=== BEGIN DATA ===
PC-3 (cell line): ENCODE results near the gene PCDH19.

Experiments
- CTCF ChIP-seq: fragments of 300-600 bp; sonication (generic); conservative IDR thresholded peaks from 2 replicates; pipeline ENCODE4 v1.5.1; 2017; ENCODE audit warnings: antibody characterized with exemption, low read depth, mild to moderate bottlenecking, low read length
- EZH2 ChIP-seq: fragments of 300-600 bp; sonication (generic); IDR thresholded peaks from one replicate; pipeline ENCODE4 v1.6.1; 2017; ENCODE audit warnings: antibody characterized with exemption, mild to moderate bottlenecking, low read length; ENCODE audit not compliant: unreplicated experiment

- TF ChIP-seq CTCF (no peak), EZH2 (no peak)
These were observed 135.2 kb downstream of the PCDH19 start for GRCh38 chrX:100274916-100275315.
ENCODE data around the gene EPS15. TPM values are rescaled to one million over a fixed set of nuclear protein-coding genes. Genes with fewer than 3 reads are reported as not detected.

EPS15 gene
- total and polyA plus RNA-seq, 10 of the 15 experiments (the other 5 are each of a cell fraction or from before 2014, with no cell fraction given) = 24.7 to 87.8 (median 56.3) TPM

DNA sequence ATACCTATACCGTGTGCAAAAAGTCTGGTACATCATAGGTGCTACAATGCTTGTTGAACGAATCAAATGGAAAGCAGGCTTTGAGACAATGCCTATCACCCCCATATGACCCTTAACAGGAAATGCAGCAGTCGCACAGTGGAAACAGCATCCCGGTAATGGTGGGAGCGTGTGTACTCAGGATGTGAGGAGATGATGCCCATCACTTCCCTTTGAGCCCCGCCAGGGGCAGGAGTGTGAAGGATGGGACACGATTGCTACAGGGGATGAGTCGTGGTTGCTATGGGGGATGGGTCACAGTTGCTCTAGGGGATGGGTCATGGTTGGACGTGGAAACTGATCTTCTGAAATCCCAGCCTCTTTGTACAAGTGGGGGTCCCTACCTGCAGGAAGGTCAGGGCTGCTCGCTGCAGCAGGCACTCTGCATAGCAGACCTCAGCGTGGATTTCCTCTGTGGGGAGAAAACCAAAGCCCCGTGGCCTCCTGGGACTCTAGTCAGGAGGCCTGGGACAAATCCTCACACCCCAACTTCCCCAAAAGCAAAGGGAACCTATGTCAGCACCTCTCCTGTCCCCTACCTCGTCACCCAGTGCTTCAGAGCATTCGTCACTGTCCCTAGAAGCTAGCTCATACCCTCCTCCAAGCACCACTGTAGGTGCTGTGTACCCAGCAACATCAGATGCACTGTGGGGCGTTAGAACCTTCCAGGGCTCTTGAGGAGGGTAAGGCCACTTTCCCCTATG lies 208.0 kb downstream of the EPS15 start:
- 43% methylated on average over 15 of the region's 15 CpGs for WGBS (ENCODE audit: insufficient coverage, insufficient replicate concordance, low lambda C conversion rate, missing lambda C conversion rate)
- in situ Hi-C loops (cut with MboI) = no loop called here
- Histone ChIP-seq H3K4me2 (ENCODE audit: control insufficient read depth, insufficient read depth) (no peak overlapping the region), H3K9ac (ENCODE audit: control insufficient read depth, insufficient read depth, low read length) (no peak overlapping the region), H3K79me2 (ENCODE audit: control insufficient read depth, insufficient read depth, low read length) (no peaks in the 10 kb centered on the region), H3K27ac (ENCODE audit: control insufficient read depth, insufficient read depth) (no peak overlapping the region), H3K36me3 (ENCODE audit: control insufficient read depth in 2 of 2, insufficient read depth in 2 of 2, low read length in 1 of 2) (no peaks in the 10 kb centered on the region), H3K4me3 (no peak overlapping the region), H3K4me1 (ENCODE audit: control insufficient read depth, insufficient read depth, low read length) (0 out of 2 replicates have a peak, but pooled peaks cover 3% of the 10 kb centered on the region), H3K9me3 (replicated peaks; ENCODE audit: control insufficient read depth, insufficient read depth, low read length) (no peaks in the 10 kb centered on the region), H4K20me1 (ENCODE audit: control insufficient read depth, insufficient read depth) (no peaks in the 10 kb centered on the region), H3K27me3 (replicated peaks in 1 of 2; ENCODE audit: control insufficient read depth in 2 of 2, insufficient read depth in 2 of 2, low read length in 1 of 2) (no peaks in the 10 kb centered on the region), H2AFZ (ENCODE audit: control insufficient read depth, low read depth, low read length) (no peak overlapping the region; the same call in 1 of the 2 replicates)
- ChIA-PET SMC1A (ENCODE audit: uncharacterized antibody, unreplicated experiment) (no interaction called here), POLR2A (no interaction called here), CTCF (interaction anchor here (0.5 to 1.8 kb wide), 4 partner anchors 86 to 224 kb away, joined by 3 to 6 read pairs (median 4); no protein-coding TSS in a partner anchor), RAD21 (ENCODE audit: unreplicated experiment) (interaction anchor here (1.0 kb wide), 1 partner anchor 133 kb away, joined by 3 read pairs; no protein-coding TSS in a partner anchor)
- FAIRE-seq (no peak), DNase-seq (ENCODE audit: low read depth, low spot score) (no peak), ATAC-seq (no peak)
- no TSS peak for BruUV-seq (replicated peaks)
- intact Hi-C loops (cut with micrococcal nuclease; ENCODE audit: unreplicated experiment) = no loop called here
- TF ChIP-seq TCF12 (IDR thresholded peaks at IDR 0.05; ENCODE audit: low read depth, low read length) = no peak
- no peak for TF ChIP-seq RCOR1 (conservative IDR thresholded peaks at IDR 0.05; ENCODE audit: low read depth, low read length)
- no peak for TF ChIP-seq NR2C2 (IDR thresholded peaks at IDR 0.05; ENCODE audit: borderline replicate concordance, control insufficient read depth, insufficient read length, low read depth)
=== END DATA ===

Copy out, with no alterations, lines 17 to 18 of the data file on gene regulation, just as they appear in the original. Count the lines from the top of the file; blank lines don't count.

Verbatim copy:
- intact Hi-C loops (cut with micrococcal nuclease; ENCODE audit: unreplicated experiment) = no loop called here
- TF ChIP-seq TCF12 (IDR thresholded peaks at IDR 0.05; ENCODE audit: low read depth, low read length) = no peak